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Above-ground arthropod community structure and influence of structural-retention management in southern Patagonian scrublands, Argentina

Abstract

Southern Patagonia’s landscape hosts several semi-natural habitats, traditionally used for sheep production, such as Mulguraea tridens and Lepidophyllum cupressiforme scrublands. Mulguraea scrublands are managed via mechanical shredding to remove shrubs and increase grass availability, alternating with structural-retention strips. We analyzed the influence of structural-retention management (with cut and retention strips) in Mulguraea scrublands with regards to above-ground arthropod community structure, as well as differences between the two natural scrubland types. We worked in Santa Cruz Province (Argentina) with pitfall traps during two summers in the first 2 years after mechanical shredding. Richness, abundance, occurrence frequency, Shannon–Wiener diversity and Pielou evenness indices, and similarity among assemblages were evaluated using univariate and multivariate statistical tests. Complementarily, we described vegetation ground cover and microclimate. We collected 3279 individuals from 38 species belonging to Insecta and Arachnida Classes. Shannon–Wiener diversity and Pielou evenness indices, as well as the overall assemblages, differed significantly between managed cut strips and natural Mulguraea scrublands, mainly due to the loss and introduction of species from surrounding environments; abundance also differed in the first sampling year compared to the second year. Likewise, managed retention strips allowed the partial maintenance of arthropod community structure and had a microclimate that was similar to natural Mulguraea scrublands, although assemblages in managed cut and retention strips became more similar among themselves in the second sampling year. On the other hand, richness, abundance and assemblage of both natural scrubland types differed significantly, with 87 % more indicator species in Mulguraea than in Lepidophyllum scrublands. Greater dissimilarity occurred between both natural scrubland types in dryer years, which could be related with an El Niño Southern Oscillation event. If arthropod community structure changes prove stable over time, mechanical shredding with structural-retention management would allow for an increase in the sheep carrying capacity, while reducing impacts to the arthropod community, thus providing a viable compromise between productivity and conservation in a fragile arid environment. More studies are necessary to evaluate long term changes in above-ground arthropod community structure of scrublands in arid zones of southern Patagonia.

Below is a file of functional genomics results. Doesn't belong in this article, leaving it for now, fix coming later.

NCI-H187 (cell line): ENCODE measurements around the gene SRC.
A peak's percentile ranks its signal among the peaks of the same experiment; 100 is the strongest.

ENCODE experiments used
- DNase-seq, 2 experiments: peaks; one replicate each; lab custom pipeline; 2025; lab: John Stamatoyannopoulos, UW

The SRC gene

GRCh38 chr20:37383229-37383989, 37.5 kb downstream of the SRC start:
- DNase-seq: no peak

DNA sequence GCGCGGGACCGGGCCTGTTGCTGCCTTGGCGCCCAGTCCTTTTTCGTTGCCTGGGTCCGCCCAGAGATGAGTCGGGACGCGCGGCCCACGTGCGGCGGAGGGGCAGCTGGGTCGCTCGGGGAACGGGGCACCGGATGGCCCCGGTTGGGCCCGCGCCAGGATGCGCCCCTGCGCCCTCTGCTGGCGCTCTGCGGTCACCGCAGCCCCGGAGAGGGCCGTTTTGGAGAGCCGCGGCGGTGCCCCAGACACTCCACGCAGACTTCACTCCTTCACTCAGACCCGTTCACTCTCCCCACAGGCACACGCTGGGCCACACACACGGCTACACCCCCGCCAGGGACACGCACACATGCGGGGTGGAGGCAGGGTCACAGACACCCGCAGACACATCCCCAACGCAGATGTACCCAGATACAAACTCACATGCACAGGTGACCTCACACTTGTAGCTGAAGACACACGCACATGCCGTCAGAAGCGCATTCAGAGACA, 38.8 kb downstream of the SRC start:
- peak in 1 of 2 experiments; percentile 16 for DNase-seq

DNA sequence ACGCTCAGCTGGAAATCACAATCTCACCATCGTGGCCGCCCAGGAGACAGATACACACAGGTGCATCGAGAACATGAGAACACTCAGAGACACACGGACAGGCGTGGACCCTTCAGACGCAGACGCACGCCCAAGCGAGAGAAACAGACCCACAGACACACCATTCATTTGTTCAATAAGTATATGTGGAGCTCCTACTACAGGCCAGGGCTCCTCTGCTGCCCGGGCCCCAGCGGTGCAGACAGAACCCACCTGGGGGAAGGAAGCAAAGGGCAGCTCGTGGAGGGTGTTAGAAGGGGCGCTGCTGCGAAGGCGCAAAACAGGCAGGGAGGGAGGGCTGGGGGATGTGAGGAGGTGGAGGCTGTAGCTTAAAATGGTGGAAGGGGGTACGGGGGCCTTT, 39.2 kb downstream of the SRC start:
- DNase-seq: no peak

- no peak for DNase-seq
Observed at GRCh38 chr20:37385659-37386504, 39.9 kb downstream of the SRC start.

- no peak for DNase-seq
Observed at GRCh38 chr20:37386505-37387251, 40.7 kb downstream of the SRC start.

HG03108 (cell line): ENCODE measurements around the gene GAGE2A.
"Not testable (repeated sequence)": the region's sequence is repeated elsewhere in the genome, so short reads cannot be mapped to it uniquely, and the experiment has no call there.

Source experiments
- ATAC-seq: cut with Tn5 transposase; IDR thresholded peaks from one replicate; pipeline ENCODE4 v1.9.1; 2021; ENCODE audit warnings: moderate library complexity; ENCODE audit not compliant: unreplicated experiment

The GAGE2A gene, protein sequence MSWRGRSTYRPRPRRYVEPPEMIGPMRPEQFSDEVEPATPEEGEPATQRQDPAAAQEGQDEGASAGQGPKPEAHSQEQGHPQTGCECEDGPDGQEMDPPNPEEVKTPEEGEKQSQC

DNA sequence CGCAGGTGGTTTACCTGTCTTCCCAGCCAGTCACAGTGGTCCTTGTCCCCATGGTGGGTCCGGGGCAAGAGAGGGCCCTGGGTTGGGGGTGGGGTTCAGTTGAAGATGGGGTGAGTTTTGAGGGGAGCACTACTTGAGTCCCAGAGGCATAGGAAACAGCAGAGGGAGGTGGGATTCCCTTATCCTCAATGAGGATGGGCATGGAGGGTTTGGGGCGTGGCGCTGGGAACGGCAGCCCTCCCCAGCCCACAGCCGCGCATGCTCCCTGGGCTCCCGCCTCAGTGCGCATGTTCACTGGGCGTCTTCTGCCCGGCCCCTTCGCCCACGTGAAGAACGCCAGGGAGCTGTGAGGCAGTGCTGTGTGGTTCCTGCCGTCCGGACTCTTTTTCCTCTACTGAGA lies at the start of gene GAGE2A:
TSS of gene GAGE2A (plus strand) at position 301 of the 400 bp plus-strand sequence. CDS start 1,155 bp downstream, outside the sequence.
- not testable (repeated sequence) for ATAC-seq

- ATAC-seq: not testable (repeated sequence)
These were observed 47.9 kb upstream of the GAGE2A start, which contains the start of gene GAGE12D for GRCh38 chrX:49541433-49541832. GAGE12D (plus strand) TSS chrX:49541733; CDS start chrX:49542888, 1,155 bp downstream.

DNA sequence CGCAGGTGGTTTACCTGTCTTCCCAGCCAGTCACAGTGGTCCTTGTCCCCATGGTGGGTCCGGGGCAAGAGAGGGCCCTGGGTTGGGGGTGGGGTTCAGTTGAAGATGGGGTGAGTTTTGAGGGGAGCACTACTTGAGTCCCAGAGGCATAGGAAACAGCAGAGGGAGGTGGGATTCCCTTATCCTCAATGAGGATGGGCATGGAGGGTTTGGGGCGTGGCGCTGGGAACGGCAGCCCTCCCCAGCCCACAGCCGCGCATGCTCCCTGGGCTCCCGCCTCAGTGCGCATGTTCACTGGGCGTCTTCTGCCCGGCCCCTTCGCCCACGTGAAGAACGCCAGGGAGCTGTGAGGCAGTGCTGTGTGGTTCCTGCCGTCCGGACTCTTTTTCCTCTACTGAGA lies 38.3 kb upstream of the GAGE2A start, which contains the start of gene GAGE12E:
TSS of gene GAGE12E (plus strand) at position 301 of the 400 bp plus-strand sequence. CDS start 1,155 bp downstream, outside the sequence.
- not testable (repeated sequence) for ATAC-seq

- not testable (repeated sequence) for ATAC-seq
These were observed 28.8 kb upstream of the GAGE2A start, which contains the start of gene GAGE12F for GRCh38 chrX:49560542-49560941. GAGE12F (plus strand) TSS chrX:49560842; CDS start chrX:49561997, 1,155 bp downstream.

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Acknowledgments

We appreciate the collaboration of Emilio Rivera, María Vriginia Sturzenbaum, Francisco Milicevic and Sabrina Billoni in field measurements. The authors also gratefully thank the Centro Austral de Investigaciones Científicas and Instituto Nacional de Tecnología Agropecuaria for their support during the realization of this work.

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Correspondence to M. V. Lencinas.

Appendices

Appendix 1

See Table 5.

Table 5 Vascular plant species list for floristically surveyed scrubland types (MCM managed cut strips in Mulguraea; NM natural Mulguraea, NL natural Lepidophyllum), classified by life form, origin and class cover (>75, 75-50, 50-5, 5-1, <1%)

Appendix 2

See Fig. 4.

Fig. 4
figure4

Microclimatic characterization of managed and natural Mulguraea scrublands, presenting mean, maximum and minimum monthly air and soil temperature in managed cut strips (MCM) and natural (NM) scrublands throughout 2009–2010 and 2010–2011 growing seasons (A), and relative humidity and rainfall, measured in a open area near Mulguraea scrublands, throughout 2009–2010 and 2010–2011 growing seasons (B). The growing season extends from November to May

Appendix 3

See Table 6.

Table 6 Above-ground arthropod species list for scrubland types (MCM managed cut strips in Mulguraea, MRM managed retention strips in Mulguraea, NM natural Mulguraea, NL natural Lepidophyllum), showing occurrence frequency by site (without distinction of sampling year)

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Sola, F.J., Peri, P.L., Huertas, L. et al. Above-ground arthropod community structure and influence of structural-retention management in southern Patagonian scrublands, Argentina. J Insect Conserv 20, 929–944 (2016). https://doi.org/10.1007/s10841-016-9918-2

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Keywords

  • Ants
  • Beetles
  • Camel spiders
  • Conservation
  • Scorpions
  • South Patagonia
  • Xeric landscape